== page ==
Who does Congress represent?

Very nice post from Dylan Matthews at Vox summarizing PS research on who Congress really represents.  Short version: it’s complicated.  Medium version: yeah, it’s complicated, but generally, Democrats do a much better job of representing middle-class voters than do Republicans.  Excerpt version:

But the picture varies a lot based on party. Democratic representatives provided populist representation: They matched the views of their poor constituents more than those of their rich constituents. The opposite was true for Republicans: Republicans matched their rich constituents better than their poor ones.

But Republicans were less likely to match with their constituents’ ideologies overall — whether those constituents were poor or wealthy. A wealthy constituent would get about the same level of ideology match from a Democrat or a Republican. It’s just that the match would be on the low end compared to other constituents for a Democrat, and on the high end for a Republican.

“When lower-income individuals have a Democratic House representative, they appear to receive much more representation than when they have a Republican representative,” Rhodes and Schaffner write. “But the party of the representative matters hardly at all for wealthier Americans.”…

What does it all mean?

The four papers all show something crucial when thinking about how Congress and policymakers represent the public: party matters. Rather than Democrats and Republicans both sharing views with the wealthy at the expense of the middle class, you see a more complex pattern. Especially on economic issues, it appears that Democrats respond more to the poor and middle class, and Republicans more to the affluent.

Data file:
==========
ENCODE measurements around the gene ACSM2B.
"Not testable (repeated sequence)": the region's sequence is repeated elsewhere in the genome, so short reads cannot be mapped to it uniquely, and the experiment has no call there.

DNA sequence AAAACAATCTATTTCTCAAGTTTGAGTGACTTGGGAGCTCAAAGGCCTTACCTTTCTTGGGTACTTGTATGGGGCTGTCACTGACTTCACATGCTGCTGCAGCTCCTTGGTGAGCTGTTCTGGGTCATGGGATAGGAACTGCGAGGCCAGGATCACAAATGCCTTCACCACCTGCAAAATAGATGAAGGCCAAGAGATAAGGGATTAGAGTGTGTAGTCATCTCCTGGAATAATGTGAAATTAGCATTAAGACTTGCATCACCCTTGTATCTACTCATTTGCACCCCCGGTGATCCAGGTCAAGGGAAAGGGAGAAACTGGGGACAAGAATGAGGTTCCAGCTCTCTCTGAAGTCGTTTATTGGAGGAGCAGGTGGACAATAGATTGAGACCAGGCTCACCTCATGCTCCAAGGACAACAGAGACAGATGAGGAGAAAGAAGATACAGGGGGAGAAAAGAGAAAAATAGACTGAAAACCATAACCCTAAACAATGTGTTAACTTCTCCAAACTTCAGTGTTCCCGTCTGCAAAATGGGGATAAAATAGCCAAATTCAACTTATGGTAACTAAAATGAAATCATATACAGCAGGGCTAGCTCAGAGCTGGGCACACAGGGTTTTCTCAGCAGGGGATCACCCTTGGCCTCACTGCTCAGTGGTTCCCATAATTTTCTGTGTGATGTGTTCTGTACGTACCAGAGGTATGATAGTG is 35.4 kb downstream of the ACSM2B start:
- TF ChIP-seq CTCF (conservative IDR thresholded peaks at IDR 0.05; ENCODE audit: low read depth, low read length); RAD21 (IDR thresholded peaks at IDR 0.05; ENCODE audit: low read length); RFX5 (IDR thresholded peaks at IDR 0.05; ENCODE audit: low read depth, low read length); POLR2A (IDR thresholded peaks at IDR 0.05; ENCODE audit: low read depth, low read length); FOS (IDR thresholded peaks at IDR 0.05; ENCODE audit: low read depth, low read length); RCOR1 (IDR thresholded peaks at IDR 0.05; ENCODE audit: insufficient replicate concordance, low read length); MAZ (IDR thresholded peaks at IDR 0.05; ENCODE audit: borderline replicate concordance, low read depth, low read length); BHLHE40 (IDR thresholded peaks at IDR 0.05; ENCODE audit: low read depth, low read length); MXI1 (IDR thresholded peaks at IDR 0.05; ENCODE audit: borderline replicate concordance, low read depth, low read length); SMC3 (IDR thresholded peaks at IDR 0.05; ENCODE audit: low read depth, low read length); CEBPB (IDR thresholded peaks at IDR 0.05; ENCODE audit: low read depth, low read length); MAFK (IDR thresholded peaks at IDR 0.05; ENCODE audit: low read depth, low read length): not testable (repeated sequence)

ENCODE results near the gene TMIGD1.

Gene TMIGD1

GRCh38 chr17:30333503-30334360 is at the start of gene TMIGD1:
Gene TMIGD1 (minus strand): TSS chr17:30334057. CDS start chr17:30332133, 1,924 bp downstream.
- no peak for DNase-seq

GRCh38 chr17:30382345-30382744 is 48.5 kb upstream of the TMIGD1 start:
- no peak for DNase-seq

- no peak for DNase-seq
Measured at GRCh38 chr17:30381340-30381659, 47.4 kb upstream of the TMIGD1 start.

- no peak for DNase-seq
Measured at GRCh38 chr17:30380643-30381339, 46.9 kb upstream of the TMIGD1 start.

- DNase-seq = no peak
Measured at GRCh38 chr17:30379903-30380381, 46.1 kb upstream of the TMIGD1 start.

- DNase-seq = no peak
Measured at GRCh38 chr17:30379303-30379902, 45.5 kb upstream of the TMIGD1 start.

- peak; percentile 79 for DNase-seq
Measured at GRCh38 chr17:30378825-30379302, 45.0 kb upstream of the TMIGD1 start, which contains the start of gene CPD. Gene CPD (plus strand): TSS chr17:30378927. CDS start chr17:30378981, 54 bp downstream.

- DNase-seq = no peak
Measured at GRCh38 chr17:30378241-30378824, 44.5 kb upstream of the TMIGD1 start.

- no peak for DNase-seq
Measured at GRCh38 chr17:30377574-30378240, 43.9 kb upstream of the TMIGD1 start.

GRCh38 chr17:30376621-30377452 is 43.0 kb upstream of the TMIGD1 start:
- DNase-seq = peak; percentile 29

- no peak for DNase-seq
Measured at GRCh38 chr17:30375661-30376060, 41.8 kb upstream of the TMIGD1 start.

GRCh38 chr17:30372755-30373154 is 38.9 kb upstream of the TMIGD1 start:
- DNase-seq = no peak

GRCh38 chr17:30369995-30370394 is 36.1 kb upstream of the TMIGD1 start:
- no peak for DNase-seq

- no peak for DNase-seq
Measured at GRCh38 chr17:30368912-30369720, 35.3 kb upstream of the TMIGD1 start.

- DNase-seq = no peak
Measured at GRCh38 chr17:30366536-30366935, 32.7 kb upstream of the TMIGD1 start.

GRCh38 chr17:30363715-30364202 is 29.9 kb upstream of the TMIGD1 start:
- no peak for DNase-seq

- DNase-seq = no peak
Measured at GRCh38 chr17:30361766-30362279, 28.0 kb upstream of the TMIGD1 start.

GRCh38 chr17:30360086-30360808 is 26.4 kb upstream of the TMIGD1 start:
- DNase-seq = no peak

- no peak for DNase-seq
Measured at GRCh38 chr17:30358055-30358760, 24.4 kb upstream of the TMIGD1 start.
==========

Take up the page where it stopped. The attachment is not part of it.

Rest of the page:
Still, their findings are hardly identical. Saying that Republicans represent the rich, while Democrats represent the poor and/or middle class, is a simplification. Rigby and Maks-Solomon find that Democrats overrepresent the rich on social issues. Grossmann and Isaac find that opinions of advocacy and business groups are often more predictive of the positions congressional leaders and presidents take than public opinion is, even public opinion of the rich alone.

But there’s a big caveat here: It’s not actually clear that Republican and Democratic senators are purposefully taking their views from the public, even when politicians’ views match their constituents’. It’s also possible — even likely — that it’s happening the other way: Politicians areshaping the public’s views. That helps explain why Democratic constituents align their views so closely with Democratic senators, and similarly for Republican constituents.

And because of the ideological sorting that has taken place in Congress over the past 50 years — with the dying out of both conservative Southern Democrats and liberal-leaning Northern Republicans — voters’ responsiveness to elite opinion has arguably exacerbated polarization at the voter level.

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